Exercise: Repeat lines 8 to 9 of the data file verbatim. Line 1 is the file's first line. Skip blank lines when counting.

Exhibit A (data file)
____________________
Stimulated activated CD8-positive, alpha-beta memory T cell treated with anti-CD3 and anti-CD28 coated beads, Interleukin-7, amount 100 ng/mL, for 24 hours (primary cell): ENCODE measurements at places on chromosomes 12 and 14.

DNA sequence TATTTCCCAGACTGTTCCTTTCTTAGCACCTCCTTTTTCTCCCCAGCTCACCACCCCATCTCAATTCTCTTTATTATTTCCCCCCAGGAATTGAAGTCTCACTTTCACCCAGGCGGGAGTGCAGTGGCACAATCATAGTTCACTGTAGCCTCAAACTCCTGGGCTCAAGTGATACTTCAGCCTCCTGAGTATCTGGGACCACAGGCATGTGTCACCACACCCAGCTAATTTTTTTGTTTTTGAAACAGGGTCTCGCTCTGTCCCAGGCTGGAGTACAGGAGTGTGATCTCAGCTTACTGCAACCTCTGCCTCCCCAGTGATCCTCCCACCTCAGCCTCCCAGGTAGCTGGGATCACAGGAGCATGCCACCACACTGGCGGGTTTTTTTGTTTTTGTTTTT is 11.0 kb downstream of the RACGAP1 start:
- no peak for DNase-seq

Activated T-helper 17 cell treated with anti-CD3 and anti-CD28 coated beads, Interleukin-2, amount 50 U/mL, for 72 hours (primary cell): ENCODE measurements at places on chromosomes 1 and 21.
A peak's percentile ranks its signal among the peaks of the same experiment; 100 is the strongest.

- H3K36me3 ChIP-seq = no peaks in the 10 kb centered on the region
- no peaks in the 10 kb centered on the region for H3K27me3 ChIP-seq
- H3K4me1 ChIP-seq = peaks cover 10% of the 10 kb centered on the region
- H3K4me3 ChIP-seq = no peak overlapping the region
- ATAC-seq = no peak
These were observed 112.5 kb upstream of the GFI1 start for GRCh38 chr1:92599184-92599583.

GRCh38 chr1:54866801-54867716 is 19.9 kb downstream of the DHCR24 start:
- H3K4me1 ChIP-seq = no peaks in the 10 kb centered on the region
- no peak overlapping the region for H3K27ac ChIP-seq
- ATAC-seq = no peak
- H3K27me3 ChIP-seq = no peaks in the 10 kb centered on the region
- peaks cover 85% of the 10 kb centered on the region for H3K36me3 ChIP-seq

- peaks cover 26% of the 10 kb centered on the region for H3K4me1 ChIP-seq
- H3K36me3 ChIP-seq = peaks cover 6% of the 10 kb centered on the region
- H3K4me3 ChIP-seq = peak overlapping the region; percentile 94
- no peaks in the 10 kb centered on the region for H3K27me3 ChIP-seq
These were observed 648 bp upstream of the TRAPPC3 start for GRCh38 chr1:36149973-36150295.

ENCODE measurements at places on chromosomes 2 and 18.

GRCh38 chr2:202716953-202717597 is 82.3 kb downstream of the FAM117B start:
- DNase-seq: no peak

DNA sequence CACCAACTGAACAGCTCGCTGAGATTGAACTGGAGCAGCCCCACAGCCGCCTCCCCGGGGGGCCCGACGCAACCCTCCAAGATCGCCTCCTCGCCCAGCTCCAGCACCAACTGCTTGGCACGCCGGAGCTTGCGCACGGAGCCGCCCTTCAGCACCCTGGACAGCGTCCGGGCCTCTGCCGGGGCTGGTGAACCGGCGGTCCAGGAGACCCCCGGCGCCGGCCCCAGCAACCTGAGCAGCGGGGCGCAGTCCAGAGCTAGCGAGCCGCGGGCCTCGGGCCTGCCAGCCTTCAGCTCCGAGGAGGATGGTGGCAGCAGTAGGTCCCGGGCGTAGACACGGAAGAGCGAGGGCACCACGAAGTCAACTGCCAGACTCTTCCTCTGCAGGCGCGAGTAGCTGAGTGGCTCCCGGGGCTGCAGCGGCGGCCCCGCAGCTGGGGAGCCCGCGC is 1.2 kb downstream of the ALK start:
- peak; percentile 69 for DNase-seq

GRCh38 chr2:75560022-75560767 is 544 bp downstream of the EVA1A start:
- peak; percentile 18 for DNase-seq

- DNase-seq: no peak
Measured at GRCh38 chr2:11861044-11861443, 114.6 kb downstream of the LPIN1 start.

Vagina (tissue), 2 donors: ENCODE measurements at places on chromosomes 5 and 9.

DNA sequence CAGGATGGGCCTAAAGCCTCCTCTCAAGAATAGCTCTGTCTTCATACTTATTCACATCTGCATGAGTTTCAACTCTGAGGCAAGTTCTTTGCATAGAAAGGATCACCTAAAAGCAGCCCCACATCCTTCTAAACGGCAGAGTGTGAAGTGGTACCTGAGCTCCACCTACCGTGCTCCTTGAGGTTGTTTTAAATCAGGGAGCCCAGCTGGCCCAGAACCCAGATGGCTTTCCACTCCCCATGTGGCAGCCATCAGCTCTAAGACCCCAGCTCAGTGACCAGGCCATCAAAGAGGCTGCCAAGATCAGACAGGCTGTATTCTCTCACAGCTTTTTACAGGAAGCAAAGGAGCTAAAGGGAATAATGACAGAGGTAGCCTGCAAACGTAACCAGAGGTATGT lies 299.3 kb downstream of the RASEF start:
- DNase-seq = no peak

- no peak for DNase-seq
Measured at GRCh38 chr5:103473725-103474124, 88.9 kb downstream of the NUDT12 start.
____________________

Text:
- H3K4me1 ChIP-seq = peaks cover 10% of the 10 kb centered on the region
- H3K4me3 ChIP-seq = no peak overlapping the region